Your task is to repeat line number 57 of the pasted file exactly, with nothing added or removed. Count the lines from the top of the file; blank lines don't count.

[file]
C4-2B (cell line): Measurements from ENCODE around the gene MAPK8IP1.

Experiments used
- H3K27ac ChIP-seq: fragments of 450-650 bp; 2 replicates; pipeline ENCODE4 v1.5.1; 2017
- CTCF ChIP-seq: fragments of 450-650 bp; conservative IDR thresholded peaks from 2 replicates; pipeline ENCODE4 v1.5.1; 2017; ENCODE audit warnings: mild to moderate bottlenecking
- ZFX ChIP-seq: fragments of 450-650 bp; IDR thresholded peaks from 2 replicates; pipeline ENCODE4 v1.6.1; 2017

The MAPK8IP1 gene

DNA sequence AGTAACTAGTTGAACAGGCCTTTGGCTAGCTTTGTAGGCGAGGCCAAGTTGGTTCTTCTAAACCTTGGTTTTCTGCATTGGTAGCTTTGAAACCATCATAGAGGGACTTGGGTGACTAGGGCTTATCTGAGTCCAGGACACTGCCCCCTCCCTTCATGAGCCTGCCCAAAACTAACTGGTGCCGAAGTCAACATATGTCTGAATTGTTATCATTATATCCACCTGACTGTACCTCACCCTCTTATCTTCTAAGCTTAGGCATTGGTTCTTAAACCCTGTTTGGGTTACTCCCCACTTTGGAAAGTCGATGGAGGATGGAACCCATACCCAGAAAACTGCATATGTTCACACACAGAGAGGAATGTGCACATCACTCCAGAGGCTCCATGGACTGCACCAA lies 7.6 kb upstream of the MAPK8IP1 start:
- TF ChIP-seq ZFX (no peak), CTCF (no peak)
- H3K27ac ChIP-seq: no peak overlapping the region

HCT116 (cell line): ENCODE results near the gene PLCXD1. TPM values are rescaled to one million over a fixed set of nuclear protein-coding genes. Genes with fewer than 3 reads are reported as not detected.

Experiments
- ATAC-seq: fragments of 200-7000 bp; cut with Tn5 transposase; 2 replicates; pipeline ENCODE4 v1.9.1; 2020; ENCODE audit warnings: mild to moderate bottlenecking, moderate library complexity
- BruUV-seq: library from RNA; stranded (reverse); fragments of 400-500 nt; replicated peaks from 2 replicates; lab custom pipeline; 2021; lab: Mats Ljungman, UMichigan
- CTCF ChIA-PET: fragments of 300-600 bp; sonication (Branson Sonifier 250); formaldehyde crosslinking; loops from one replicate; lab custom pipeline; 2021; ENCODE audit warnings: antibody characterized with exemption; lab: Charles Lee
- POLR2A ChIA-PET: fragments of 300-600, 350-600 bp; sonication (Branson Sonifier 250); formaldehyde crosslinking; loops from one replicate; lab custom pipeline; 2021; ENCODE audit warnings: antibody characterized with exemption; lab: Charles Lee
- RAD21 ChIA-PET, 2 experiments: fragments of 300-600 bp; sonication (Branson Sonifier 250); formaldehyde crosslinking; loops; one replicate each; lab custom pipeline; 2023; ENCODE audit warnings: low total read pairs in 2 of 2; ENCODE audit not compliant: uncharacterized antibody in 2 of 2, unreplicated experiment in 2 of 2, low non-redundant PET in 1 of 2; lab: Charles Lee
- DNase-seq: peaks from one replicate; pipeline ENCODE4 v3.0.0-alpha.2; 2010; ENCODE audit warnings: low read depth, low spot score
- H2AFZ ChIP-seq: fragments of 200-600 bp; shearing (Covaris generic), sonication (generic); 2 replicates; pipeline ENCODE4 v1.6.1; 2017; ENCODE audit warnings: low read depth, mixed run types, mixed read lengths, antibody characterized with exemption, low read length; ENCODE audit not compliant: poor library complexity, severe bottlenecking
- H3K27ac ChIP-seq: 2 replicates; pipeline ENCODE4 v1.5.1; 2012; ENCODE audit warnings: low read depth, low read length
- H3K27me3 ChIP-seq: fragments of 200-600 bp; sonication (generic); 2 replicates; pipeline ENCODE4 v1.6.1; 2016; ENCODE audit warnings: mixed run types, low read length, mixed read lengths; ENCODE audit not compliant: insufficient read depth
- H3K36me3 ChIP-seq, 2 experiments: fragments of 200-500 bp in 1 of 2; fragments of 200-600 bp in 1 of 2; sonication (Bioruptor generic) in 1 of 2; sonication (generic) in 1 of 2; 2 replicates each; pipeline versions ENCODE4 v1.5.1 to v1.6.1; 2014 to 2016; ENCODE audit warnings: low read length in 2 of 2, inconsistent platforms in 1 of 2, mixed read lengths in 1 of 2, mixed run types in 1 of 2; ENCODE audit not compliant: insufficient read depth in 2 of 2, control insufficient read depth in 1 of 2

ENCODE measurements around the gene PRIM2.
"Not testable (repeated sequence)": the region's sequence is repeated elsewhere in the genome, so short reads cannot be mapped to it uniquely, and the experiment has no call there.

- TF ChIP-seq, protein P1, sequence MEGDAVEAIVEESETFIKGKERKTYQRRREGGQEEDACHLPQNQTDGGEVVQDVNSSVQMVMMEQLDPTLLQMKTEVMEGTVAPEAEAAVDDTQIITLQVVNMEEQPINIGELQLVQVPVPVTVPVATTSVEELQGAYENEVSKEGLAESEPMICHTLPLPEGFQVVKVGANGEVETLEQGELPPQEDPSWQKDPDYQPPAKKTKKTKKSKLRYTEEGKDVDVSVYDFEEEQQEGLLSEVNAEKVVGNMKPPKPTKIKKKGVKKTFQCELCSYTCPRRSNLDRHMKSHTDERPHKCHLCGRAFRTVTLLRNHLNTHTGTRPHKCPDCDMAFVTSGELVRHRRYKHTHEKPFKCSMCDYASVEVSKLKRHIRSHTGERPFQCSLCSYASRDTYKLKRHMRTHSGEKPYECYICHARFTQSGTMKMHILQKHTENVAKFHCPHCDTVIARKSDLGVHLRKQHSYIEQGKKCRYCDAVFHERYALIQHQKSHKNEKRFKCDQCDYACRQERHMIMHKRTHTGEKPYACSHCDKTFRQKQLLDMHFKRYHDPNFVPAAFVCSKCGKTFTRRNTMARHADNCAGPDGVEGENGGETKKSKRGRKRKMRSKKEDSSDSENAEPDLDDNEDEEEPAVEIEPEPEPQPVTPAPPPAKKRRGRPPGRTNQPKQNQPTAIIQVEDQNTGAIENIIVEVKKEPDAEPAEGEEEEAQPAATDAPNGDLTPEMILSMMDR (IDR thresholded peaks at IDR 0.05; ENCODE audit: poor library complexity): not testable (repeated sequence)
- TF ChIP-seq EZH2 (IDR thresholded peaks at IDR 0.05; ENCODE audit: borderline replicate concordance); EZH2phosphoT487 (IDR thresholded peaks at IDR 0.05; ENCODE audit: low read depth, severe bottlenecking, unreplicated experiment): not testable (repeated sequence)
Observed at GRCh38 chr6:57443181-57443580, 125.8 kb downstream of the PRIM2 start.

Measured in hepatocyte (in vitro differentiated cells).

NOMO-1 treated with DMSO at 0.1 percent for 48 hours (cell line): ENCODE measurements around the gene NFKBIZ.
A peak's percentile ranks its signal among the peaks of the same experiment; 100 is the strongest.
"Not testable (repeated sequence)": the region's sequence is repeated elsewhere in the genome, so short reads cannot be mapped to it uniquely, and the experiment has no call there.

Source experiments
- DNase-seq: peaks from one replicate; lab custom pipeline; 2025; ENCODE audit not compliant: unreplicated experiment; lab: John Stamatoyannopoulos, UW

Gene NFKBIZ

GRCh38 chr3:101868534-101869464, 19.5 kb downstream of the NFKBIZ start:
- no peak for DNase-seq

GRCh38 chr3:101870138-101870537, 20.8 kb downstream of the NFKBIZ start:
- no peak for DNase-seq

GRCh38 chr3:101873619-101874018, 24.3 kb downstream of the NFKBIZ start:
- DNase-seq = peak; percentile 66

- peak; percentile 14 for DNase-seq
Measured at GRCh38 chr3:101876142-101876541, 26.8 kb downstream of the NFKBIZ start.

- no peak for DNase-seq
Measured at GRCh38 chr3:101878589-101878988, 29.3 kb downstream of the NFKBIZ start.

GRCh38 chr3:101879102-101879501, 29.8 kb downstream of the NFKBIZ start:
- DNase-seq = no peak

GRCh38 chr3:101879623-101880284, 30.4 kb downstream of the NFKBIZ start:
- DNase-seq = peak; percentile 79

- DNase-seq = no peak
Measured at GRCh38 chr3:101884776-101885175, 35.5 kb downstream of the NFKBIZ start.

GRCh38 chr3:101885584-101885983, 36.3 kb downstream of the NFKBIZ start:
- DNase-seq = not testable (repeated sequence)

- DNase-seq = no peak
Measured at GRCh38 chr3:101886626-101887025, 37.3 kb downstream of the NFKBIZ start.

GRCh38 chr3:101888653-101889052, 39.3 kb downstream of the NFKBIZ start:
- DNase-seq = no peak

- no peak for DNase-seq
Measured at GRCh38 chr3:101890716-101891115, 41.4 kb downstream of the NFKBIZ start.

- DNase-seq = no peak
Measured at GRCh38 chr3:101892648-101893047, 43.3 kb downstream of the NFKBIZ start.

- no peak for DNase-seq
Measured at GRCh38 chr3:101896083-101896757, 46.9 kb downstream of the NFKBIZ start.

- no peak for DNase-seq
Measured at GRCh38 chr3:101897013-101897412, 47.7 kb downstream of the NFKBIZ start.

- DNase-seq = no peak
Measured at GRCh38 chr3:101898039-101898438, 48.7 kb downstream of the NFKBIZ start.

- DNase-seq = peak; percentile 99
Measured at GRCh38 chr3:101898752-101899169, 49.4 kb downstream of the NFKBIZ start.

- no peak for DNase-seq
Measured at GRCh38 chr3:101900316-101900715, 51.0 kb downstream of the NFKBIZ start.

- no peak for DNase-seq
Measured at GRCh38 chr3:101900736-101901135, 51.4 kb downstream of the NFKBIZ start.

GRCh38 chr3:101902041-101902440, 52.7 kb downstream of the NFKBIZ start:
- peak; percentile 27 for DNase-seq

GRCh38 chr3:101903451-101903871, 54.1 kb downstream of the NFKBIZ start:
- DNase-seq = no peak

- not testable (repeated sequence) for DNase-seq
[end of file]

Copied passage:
Measured at GRCh38 chr3:101890716-101891115, 41.4 kb downstream of the NFKBIZ start.